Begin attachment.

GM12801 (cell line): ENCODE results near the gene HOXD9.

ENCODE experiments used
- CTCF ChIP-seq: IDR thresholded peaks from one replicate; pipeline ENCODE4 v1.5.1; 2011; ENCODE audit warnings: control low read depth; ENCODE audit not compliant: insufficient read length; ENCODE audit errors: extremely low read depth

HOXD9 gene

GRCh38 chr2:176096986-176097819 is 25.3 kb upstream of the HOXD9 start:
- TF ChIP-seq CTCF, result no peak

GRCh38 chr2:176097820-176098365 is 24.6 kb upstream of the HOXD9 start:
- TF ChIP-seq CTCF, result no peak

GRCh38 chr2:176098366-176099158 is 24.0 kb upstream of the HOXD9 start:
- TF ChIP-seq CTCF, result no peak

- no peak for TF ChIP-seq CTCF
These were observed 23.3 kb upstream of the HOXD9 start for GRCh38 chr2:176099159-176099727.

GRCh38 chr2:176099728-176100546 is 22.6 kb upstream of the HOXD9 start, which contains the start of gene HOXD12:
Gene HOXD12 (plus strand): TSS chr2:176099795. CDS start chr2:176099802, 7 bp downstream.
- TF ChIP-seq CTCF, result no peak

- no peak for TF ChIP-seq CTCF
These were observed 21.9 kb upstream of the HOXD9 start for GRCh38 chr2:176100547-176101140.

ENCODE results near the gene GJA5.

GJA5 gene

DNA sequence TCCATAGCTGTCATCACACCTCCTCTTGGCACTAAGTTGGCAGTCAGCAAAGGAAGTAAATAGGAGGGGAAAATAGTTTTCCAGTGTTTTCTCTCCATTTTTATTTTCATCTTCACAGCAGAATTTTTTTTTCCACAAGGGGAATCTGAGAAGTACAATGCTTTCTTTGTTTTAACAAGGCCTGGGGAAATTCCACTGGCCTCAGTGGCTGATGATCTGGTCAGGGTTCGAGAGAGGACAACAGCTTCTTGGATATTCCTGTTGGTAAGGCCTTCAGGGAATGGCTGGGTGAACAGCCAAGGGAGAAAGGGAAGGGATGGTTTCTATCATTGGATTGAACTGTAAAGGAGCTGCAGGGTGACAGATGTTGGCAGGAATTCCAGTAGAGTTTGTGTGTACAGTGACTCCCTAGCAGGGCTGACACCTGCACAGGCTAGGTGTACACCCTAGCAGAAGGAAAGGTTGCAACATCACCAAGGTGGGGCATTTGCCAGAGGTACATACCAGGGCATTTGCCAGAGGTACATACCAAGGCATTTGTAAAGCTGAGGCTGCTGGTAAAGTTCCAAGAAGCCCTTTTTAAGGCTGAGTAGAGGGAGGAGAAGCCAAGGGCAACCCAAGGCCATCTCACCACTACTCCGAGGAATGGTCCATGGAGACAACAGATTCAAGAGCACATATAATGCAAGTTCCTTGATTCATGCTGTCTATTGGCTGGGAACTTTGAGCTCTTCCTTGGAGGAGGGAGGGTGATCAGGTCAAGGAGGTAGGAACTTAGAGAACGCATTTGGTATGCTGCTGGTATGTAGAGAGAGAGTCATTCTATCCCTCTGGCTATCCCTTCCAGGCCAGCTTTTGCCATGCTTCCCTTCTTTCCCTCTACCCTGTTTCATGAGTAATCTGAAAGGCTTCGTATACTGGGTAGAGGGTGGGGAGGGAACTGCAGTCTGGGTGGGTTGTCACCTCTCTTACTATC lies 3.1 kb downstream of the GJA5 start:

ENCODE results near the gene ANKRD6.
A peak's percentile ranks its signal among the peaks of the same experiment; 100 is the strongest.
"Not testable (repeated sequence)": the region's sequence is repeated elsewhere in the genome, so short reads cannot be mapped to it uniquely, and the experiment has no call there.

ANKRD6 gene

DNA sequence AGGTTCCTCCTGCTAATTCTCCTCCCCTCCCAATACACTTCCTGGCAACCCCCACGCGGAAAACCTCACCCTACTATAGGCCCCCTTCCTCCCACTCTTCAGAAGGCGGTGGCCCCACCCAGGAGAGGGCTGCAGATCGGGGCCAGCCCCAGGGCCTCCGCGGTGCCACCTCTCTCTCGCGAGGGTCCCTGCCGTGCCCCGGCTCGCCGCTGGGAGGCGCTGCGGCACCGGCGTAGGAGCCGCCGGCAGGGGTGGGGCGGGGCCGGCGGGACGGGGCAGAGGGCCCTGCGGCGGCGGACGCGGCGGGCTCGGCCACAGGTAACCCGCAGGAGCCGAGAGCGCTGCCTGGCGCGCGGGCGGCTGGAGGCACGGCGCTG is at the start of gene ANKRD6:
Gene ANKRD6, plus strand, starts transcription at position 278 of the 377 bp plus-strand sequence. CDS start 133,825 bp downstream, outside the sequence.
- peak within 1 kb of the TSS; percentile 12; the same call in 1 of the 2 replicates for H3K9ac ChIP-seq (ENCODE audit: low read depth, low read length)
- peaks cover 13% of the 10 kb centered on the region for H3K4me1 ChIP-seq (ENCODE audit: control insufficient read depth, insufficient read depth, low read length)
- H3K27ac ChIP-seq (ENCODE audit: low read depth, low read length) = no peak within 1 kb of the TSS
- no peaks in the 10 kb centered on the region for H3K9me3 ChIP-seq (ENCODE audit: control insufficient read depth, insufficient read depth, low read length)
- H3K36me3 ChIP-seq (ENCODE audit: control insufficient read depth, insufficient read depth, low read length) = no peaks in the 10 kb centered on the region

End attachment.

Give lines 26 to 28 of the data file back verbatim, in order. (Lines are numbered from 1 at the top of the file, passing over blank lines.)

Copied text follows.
Gene ANKRD6, plus strand, starts transcription at position 278 of the 377 bp plus-strand sequence. CDS start 133,825 bp downstream, outside the sequence.
- peak within 1 kb of the TSS; percentile 12; the same call in 1 of the 2 replicates for H3K9ac ChIP-seq (ENCODE audit: low read depth, low read length)
- peaks cover 13% of the 10 kb centered on the region for H3K4me1 ChIP-seq (ENCODE audit: control insufficient read depth, insufficient read depth, low read length)